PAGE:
Wednesday, January 2, 2019

The Dark Shadows Daybook: JANUARY 2


Taped on this date in 1970: Episode 933

Quentin and Amana have crossed the decades to reunite, but can they cross Hell, itself? Amanda: Donna McKechnie. (Repeat; 30 min.)

Quentin and Amanda navigate through hell, never allowed to touch, as they prove their love through twisted ankles and giant spiders. Paul Stoddard sits in a faux fugue at Chez Stokes until he encounters his doom at the hands of the Prime Leviathan in the professor’s rumpus room. As he dies, Amanda seemingly pitches over a bridge in the underworld.

While 933 wouldn’t air for three weeks or so into January, it was still the first episode shot as a new decade began. Violet Welles, who often refereed during plot arc exploration with Russell and Hall, shows the wit and gravitas of the best of those two writers, and this installment is a grand example. The show was standing atop the magical year of 1969. This was, in many ways, one of the last hurrahs of that intense madhouse of creativity and fun that began with Barnabas’ mercy mission to 1796 and ended with the rise of the Leviathans -- with the 1897 spinoff in between. Was 933 seen as a beginning or an end? It was both and neither. A film was in the works and I suspect that Parallel Time was being talked about. They had freedom to jettison two, great characters because so much was possible, but to see them both (well, almost both) go in one installment is a brash choice nonetheless. Paul Stoddard, the most important non-character of the series, barely establishes himself before serving as one of the cruelest sacrifices to the Leviathans. Wasteful? Perhaps, but I see it as a gusty statement of where the show was willing to take audiences. If they can kill the entire reason the house was a crypt in the first place, nothing was too precious to be above becoming cannon and canon fodder. There is a lot of “new” upon our return from 1897, and killing Paul Stoddard both re-centers the story on essential characters (and a reemergingly heroic Barnabas) and opens up room for the character of Jeb. The Dark Shadows canvas may be broad, but it still benefits from a tad of elegance.

The reappearance of Amanda Harris can be seen as a non sequitur, given how little impact it ultimately has on the story. They may have had bigger plans for the character; it feels that way. Donna McKechnie certainly has a breathtaking beauty and integrity, like a Brundlefly fusion of Kathryn Leigh Scott and Alexandra Moltke. Never let it be said that Dan Curtis didn’t have a type. I can see the reluctance to jettison her as an actress, however, Stephen Sondheim’s landmark musical, Company, would open in late April, and McKechnie was a key player. Doing both could not be an option, and so Amanda had to go.

I’m not sure anyone on the show ever received as mythical a sendoff. Sy Tomashoff must be congratulated. Building all of Collinsport in something the size and width of a small bowling alley was tough enough. Putting in what at least appear to be multiple levels of Hell, a chasm into an abyss, and the pit of a giant spider, also? It’s a creative masterstroke by the entire production team. Is it “Hollywood”? No. But if you focus on that kind of realism, it’s like getting a box of doughnuts and only seeing holes. They took a world of handwringing over the kitchen table and put the pits of Hades in its place. Both David Selby and Donna McKechnie are key to selling dramatic truth of the show’s wildest setting, and their trip through the underworld is an example of the program’s creative ambition and generosity toward the audience. I can only imagine being a kid and connecting the dots.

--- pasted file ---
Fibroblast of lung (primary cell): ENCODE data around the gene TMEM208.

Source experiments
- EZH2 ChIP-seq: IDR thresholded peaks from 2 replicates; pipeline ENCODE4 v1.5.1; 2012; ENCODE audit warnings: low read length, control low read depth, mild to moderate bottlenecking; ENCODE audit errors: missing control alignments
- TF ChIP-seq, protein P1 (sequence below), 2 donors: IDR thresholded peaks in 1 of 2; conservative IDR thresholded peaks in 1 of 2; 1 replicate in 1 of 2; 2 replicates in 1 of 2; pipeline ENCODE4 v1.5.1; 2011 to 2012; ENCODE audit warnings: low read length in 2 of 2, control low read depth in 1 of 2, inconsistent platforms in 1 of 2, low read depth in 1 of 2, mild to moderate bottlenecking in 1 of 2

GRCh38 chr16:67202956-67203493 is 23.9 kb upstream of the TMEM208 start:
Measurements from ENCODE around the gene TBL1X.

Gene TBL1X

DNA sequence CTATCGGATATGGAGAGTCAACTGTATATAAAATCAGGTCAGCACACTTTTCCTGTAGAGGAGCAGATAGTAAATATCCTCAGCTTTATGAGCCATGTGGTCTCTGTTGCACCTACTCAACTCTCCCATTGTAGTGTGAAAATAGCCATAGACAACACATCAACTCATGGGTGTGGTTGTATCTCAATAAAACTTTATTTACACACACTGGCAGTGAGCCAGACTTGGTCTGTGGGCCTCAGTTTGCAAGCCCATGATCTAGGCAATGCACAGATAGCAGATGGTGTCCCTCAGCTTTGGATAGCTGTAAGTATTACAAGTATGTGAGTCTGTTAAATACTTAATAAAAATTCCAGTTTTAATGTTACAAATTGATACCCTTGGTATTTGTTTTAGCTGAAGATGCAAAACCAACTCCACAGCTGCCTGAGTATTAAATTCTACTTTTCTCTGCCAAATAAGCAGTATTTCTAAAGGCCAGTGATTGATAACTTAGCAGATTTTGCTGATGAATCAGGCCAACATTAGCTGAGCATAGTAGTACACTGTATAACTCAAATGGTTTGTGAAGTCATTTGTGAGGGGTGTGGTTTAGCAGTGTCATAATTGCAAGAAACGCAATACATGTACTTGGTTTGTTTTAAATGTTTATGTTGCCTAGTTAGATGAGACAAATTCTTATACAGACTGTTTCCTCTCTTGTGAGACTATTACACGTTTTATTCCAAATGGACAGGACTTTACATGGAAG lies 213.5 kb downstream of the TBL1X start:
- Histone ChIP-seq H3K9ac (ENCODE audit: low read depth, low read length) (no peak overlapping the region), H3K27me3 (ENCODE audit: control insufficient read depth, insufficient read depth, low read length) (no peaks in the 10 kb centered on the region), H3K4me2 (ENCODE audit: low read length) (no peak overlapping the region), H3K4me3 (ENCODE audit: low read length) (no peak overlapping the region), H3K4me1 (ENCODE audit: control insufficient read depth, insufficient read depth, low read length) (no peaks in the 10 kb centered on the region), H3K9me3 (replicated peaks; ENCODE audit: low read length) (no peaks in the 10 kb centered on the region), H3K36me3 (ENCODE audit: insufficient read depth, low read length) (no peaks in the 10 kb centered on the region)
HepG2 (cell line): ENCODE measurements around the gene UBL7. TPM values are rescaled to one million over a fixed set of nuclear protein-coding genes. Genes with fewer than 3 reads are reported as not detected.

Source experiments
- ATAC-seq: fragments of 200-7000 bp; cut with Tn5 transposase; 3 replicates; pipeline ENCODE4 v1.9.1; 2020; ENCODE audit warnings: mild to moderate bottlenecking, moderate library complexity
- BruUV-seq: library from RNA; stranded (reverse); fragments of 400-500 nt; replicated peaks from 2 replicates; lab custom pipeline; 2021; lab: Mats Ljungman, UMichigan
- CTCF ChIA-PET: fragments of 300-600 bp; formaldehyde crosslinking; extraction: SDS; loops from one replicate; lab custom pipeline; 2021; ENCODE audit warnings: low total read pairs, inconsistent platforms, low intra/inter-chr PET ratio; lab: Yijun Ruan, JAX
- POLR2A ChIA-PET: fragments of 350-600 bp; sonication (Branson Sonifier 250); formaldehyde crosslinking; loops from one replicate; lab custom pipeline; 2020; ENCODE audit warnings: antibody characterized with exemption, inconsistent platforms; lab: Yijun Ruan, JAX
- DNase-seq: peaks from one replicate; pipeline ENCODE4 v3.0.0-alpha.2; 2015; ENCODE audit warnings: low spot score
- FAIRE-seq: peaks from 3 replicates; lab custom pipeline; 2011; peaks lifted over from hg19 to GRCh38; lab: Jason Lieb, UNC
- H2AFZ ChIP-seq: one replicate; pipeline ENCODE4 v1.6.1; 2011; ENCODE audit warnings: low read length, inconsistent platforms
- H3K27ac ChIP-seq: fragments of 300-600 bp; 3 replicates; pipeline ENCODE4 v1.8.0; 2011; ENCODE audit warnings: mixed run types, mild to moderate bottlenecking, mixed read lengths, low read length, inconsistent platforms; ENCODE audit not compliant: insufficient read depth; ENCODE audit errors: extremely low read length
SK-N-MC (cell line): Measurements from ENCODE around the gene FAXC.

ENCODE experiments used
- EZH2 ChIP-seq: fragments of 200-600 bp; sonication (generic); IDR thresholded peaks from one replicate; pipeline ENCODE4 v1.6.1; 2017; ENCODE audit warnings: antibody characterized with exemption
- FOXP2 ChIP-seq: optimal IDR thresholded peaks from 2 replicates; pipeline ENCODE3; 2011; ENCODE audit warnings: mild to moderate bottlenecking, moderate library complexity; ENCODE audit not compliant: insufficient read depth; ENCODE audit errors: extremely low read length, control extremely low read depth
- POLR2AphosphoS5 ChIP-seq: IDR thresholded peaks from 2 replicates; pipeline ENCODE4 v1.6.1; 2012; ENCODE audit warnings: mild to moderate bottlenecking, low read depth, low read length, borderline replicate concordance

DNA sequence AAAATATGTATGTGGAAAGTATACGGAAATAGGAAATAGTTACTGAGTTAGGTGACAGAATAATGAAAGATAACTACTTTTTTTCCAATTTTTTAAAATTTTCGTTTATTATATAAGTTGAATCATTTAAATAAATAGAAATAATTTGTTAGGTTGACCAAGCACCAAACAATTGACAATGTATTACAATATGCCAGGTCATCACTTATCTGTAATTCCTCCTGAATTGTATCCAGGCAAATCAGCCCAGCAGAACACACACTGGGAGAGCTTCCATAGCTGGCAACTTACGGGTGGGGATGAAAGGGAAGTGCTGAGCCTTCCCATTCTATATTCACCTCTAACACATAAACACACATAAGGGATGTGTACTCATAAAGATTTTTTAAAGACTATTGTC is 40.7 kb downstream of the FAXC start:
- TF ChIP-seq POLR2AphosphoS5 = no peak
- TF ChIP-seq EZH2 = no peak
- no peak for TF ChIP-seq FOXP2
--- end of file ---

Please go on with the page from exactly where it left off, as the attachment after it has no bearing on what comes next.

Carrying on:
The program’s been dabbling with a hellish subdimension for some time. How close were they to Diablos’ office? Could they have wandered in? Was the interior of the Leviathan altar overhead? Was it hollow inside? Were there batpoles? How closely connected could these things have been? And did they stand a chance of bumping into the Transformed Jeb, shambling toward Professor Stokes’ place through the servants’ corridors? How did Nicholas keep that tan down there? Because it was a good one.

Not too long to think about it. The show typically moves sequentially in the episodes, but in what feels like a warmup for cinematic storytelling, 933 employs crosscutting between two concurrent narratives, and does a sophisticated job at letting each build the tension of the other. The mini-climaxes and (often literal) cliffhangers have a precision that Hollywood often lacks. The Last Jedi comes to mind as a film that mangled the same attempt.

But let’s face it -- the Walt Disney company is no Dan Curtis Productions.

I mean it.

This episode was broadcast Jan. 21, 1970.

No comments:

Related Posts Plugin for WordPress, Blogger...